Tag Archives: 50th birthday

My Little Brother Turned 50 Today…Memories of a Big Sister…

I was three when I came home from a trip to my Grandma Shoots’ house to find that I was no longer an only child.  The usurper was ten lbs. of trouble topped by a giant head which had torn my petite mother stem to stern when it passed through (that was all from the Shoots side)…they told me his name: Jeffery Layne…we called him “Jeffy”.  I thought he looked like a little old man!

Jeffy wasn’t much fun for me the first year…he slept too much!  If I caught him asleep, I’d give him just enough of a poke to wake him up…unfortunately for me, Mommy caught me doing it more than once!  Later, he repaid me for disturbing his slumber by sinking his teeth into my upper arm: “Mommy, Jeffy bit me!” was a common complaint thereafter…

Jeffy was very cautious…I was walking at eight months, but it was well after his first birthday before Jeff was brave enough to take his first independent steps.  I remember him getting down on all fours and turning around backwards to negotiate any small change in the terrain.

My brother was the noisiest kid I’d every encountered in my short life.  He screamed constantly, not because there was anything wrong with him, but because he seemed to enjoy the sound of his own voice!  It’s a wonder I lived through the summers of 1964 and 1965…our poor mother used to keep the windows closed (in our 95-degree Ohio weather) so the neighbours wouldn’t think she was beating him!  Luckily, by the time he was two, Jeffy replaced screaming with singing (which he would often practice randomly at church, during Daddy’s sermon).  We have an audio tape of Jeffy singing his version of the theme from Batman: “Batman! Wah, wah, wah, wah.  Batman!”

Jeffy had curly brown hair, which endeared him to everyone who saw him in my parents’ arms:  “Oh, what a pretty little girl!”, they’d say.  Wanting to put an end to the confusion, Daddy took my brother for his first visit to the barber when he was two…Jeff never had curly hair again!  I think he must have been inspired by the experience, because when he was five, my dad asked Jeffy what he wanted to be when he grew up: “I want to be a barber,” he answered.  “I got REAL scissors!”

Three-year-old Jeffy stuck at the kitchen table playing with his balloon boat, while he was supposed to be eating his peas!

Three-year-old Jeffy stuck at the kitchen table playing with his balloon boat, while he was supposed to be eating his peas!

The year Jeffy turned five was a particularly memorable one: We moved to Canada that summer, and for his birthday, Jeffy got a brand-new metallic green bike with a banana seat, monkey handlebars, and training wheels (which would stay on for the next three years…did I mention Jeff was cautious?).  Jeffy also was sent reluctantly off to kindergarten, which in hindsight, I don’t think he was ready for…almost every day, I was summoned from my Grade Three classroom to come to the kindergarten, because “Jeffy’s crying again”.  He missed about half the school year due to tonsillitis, which was lucky for me…I had just enough time in my own class to pass!   I remember being jealous when Jeffy came home from having his tonsils out…he got to have ice cream!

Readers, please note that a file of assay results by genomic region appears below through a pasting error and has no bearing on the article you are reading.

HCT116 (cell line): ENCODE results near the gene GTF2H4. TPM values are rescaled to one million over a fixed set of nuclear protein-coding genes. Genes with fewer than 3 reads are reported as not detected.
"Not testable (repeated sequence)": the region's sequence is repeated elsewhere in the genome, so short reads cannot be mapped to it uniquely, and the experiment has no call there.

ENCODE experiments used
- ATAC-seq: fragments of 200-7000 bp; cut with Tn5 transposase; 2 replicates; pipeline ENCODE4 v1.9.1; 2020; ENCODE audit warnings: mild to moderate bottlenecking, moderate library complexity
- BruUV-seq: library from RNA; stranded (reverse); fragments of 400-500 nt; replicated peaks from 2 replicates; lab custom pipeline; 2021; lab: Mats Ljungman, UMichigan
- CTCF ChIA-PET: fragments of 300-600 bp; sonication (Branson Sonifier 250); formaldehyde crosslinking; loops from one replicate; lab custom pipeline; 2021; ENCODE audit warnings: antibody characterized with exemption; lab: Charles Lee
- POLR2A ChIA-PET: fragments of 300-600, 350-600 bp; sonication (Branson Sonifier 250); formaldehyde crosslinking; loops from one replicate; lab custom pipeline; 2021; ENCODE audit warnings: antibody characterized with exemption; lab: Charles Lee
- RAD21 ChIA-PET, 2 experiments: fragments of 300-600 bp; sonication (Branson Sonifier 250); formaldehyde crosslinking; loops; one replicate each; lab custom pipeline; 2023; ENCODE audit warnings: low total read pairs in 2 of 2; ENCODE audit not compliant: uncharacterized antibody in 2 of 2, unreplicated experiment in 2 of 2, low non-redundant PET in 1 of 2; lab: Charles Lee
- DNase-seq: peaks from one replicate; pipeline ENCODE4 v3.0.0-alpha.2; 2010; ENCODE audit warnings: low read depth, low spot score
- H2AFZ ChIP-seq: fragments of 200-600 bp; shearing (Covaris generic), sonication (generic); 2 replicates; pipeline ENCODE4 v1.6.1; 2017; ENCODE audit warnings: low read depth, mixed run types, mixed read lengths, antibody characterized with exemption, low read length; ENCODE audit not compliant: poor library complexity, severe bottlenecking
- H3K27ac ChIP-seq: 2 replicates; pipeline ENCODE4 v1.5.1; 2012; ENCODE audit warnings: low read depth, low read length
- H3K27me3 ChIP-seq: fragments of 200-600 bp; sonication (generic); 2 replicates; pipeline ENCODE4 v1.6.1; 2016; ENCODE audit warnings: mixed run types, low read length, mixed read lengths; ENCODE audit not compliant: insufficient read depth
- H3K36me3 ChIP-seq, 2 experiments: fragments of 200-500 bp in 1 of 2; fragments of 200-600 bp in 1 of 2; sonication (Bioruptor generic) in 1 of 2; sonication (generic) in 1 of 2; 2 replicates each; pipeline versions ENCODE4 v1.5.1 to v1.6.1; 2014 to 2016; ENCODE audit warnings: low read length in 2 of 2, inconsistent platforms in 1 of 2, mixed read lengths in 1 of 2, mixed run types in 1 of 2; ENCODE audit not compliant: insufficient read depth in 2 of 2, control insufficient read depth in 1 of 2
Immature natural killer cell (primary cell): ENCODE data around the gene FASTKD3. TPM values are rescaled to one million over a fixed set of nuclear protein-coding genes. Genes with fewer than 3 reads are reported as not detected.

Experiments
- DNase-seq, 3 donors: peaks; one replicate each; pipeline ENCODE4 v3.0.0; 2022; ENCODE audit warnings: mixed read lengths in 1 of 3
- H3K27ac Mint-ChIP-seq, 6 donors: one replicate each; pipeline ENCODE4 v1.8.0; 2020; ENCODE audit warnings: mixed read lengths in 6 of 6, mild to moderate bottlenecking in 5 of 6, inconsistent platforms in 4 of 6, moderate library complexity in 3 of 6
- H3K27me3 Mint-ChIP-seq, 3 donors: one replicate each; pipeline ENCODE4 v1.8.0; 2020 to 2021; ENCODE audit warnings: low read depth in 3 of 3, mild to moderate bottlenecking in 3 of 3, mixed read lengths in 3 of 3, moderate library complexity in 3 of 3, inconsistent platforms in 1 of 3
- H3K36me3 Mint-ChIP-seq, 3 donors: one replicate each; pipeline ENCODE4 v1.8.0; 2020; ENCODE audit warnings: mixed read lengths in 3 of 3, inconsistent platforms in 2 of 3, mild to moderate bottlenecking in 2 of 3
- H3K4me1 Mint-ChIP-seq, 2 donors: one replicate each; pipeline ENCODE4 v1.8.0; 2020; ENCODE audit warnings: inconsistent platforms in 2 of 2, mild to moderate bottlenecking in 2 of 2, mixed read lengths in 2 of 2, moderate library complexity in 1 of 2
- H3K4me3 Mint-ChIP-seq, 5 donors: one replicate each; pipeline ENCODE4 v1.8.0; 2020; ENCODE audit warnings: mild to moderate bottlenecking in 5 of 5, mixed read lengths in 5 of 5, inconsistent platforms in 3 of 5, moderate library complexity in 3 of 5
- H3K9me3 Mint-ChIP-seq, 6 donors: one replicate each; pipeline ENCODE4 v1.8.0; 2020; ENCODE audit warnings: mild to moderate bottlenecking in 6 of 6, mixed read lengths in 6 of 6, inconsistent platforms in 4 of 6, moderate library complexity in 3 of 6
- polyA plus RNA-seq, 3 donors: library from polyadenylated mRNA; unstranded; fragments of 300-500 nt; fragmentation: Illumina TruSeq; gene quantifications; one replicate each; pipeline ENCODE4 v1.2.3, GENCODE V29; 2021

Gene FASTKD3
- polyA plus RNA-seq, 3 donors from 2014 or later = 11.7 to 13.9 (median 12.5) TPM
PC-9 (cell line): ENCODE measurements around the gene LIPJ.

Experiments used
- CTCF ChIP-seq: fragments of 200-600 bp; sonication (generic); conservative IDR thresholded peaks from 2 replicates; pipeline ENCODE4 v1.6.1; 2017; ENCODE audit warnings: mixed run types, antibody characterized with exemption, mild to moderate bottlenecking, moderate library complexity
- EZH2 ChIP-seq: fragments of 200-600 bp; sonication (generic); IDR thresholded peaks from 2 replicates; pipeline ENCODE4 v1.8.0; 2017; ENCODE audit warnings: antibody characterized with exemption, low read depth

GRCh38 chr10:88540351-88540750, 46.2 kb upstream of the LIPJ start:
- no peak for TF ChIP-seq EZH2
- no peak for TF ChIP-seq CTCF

Jeff with his brand new bike.

Jeff with his brand new bike.

That first year in Canada was also the year that we had our first cat named Tripper…Jeffy was particularly fond of him (and a decade or so later, named a second cat “Tripper”).  We started attending church in Trenton, where Jeffy and the minister’s son, James, became best friends, and engineered many wild adventures, which you can read about here: https://writerwoman61.wordpress.com/2010/05/11/our-first-year-in-canada-part-1/, and here: https://writerwoman61.wordpress.com/2010/05/12/our-first-year-in%C2%A0canada%E2%80%A6part%C2%A02%E2%80%A6/.

In 1970, our family moved to Rednersville, where we met our friends, Jimmy and Dougie.  Jeffy and Dougie were the same age, and Jimmy was a year older.  I used to organize plays and musical productions in our back yard, which the boys would ultimately get roped into.  When I was ten, I had mastered Bob Dylan’s “Where Have All the Flowers Gone?” on the guitar, and recruited my seven-year-old brother to play the part of the girl picking the flowers.  I made a “wig” out of paper cut into strips, and plopped it on Jeffy’s head.  I played my song and sang, while he skipped around the back yard collecting the paper flowers I had carefully coloured.  The audience loved it!

Our dad built us a tree fort, and had purchased an old VW van, which he parked underneath it…the four of us spent hours playing in the van and the tree house.  We also had a path to ride bikes around the house, since we weren’t allowed to ride on the road until later.  One of our other favourite activities was a modified form of kickball, which we called “Running Around the Bases”.

When Jeffy was eight (and I was eleven), I suggested we get a paper route together…we had about 50 customers between us.  Jeffy did the closer houses, and I did the ones farther away.  Sadly, Jeffy had all the good tippers on his part of the route…jealousy reared its ugly head again!  The little bugger saved most of his money too, which I had great difficulty doing (although I did save enough to buy myself a ten-speed!).

We spent every nice day outdoors, which wasn’t always the best thing for my brother…Jeffy had inherited our mom’s hay fever in a big way!  I remember hearing him sneeze and sneeze and sneeze all summer, especially later on when he was picking vegetables for a living.

Jeff and I at the Sandbanks, ca. 1972.

Jeff and I at the Sandbanks, ca. 1972.

My mom had gotten a job by the time Jeffy was eight, so we were left to our own devices after school, which often led to bickering…one time, he was chasing me, so I ran into the house and shot the little slide bolt on the door over (our only lock).  Somehow, the lock ended up getting broken!  Another time, I thought it’d be funny to put icing from the beaters onto Jeff’s nose…he apparently didn’t share my opinion!  He chased me upstairs, and pushed me backwards into the bathtub!  We rarely fought physically, but that incident has always stuck in my mind.  Usually, I’d claw him with my nails if he started hitting me (he used to bite me, remember?)…our parents were not impressed!